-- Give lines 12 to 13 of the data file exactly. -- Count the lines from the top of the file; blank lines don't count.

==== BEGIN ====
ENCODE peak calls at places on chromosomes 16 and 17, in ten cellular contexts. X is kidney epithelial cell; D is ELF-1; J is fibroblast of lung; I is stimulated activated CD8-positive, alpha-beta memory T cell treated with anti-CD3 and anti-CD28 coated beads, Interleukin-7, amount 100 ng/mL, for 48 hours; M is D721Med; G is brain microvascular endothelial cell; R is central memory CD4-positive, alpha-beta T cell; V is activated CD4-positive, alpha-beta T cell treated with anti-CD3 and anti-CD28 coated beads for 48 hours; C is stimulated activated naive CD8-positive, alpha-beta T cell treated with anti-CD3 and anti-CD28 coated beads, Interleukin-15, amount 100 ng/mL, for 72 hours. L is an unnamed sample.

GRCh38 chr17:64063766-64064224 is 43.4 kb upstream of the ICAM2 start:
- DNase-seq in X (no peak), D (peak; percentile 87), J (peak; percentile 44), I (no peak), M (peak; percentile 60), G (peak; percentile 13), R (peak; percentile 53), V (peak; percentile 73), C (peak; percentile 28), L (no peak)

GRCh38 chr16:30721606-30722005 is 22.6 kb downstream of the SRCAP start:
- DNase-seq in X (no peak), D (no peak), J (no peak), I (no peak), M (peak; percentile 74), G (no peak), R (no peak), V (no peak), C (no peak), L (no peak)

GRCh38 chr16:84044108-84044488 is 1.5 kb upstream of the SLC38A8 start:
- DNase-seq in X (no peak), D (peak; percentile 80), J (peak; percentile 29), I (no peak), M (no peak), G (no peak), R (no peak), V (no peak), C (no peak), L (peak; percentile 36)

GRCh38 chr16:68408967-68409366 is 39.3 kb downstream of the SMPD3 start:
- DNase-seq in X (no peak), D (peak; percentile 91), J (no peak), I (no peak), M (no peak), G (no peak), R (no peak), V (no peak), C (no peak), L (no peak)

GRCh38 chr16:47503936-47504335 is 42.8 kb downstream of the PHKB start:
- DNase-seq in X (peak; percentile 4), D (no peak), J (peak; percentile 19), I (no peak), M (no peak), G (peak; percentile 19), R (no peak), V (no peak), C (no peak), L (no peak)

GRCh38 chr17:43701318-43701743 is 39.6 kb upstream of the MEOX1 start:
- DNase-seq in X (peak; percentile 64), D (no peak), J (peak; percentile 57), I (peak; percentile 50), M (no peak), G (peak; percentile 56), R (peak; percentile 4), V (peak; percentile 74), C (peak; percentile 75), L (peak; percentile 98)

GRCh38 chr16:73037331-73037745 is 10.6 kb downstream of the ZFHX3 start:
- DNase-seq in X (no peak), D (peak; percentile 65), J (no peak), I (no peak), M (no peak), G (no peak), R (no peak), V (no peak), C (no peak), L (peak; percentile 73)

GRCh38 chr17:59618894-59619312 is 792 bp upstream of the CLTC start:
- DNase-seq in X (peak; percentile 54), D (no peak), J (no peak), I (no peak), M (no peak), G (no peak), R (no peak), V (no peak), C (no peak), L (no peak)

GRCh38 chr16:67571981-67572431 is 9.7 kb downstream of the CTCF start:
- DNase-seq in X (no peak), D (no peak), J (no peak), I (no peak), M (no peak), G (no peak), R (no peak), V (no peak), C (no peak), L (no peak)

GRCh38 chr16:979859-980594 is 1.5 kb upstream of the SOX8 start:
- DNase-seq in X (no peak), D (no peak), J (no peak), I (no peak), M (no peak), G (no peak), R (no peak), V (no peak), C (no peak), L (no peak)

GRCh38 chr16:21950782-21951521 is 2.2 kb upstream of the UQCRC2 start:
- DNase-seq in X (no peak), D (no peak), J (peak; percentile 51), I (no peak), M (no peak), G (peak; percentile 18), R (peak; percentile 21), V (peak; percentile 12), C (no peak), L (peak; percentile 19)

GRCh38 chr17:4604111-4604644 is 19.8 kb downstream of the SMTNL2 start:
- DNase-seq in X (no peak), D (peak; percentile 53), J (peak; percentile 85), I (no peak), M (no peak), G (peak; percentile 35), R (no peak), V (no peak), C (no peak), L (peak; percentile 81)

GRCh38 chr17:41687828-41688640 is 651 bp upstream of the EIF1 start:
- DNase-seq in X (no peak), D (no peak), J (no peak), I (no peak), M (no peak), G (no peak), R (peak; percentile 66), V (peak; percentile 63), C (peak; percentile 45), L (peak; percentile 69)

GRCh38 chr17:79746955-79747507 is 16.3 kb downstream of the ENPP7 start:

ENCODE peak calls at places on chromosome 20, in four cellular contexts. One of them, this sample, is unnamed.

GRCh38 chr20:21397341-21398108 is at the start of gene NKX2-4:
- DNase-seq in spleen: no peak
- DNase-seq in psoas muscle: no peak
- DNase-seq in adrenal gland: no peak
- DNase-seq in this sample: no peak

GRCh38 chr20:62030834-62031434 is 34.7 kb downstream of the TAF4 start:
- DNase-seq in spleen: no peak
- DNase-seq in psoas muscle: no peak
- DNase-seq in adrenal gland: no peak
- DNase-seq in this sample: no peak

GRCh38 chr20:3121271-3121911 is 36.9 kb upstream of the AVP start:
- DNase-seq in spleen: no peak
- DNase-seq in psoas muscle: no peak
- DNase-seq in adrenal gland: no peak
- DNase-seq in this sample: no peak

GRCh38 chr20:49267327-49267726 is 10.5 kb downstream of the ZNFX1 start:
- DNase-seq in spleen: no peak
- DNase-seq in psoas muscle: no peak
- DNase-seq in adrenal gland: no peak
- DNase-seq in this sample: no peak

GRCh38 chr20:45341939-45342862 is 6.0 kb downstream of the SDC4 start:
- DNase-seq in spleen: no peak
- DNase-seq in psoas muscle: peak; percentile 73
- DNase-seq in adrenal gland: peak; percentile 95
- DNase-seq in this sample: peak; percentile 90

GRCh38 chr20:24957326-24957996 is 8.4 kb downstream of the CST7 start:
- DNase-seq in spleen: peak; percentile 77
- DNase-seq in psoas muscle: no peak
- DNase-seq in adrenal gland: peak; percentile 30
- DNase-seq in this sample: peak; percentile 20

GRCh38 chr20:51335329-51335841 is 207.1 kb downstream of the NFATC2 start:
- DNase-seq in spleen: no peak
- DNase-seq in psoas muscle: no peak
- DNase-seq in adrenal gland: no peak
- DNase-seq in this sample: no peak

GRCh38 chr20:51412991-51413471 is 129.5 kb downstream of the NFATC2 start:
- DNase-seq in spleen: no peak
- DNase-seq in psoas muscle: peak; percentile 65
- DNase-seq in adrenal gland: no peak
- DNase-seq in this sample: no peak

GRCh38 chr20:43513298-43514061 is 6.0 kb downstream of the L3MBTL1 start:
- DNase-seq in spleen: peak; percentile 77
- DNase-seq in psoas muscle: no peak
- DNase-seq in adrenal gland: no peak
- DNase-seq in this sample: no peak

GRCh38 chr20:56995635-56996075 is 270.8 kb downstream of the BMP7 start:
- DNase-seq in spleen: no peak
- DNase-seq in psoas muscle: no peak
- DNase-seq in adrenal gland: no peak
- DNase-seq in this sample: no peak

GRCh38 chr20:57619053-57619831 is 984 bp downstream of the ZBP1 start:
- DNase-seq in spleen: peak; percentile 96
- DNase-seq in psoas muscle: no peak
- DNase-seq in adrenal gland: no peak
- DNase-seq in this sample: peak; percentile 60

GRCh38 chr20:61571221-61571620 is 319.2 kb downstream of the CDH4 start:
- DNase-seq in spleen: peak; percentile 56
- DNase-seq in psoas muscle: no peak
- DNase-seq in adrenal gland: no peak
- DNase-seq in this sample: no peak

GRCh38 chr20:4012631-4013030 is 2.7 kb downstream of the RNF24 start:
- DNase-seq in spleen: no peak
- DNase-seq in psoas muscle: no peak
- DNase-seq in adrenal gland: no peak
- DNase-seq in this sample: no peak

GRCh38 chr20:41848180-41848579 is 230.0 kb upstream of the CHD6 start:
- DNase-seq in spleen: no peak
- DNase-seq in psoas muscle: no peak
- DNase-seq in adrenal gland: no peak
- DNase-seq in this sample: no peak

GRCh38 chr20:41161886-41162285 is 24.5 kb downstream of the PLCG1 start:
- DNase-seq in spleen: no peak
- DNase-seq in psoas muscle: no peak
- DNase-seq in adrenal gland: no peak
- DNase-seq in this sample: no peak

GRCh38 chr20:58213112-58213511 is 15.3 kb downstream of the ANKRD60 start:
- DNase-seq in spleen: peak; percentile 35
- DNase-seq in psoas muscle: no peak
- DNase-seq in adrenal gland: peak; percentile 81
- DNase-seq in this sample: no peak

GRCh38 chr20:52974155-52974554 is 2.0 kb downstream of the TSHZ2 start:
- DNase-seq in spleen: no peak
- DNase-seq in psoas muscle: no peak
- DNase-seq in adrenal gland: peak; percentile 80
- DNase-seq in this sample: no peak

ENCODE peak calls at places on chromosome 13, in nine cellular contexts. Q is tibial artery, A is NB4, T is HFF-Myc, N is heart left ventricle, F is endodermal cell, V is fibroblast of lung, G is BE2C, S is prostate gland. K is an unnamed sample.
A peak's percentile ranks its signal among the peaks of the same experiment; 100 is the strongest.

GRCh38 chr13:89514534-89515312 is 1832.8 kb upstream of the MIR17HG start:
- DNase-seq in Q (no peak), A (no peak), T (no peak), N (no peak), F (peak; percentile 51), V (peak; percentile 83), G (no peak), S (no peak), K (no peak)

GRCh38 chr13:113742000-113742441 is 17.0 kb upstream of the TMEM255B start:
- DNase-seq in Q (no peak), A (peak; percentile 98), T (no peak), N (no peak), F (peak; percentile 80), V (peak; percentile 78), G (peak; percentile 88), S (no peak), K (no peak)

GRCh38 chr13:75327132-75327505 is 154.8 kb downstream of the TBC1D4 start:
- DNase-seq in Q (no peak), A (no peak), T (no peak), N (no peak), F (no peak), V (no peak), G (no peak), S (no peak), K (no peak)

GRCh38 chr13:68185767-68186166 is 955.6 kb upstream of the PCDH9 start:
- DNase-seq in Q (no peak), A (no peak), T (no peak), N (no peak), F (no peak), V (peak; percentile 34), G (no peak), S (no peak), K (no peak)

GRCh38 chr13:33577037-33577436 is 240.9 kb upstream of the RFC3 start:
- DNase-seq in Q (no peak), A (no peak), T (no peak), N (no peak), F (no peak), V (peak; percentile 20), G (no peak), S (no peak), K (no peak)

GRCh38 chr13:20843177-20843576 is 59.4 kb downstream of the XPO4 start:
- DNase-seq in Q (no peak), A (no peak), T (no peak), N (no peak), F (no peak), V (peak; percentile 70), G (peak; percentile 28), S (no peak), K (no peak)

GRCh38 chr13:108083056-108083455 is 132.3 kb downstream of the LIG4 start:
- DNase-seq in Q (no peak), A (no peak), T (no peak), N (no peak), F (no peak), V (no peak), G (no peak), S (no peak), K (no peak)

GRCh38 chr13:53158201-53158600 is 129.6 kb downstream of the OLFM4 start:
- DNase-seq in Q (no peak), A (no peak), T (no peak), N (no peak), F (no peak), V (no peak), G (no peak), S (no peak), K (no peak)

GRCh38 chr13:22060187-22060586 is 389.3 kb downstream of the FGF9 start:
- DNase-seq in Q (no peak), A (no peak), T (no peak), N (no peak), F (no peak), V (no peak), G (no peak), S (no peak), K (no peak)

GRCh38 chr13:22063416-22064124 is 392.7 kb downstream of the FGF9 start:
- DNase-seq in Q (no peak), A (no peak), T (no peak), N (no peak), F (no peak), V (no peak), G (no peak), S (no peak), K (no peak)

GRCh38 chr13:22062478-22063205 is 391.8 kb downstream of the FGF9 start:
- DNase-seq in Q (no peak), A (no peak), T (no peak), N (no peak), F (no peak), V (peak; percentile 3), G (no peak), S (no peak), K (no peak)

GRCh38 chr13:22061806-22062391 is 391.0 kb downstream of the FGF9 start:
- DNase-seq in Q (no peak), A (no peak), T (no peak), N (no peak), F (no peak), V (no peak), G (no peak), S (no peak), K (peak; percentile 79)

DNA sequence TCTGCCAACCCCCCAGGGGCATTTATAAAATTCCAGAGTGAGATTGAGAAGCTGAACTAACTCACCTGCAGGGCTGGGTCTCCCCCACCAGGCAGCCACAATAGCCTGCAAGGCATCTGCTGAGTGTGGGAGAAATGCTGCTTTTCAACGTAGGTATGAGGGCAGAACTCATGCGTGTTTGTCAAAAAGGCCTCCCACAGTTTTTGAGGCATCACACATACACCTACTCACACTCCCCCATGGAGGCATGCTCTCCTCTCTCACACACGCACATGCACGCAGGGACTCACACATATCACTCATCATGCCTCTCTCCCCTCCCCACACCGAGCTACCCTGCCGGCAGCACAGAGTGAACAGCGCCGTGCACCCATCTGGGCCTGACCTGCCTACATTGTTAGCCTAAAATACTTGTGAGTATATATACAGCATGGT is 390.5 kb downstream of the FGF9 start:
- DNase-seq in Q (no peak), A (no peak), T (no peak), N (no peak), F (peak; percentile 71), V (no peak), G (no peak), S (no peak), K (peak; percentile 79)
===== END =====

GRCh38 chr17:43701318-43701743 is 39.6 kb upstream of the MEOX1 start:
- DNase-seq in X (peak; percentile 64), D (no peak), J (peak; percentile 57), I (peak; percentile 50), M (no peak), G (peak; percentile 56), R (peak; percentile 4), V (peak; percentile 74), C (peak; percentile 75), L (peak; percentile 98)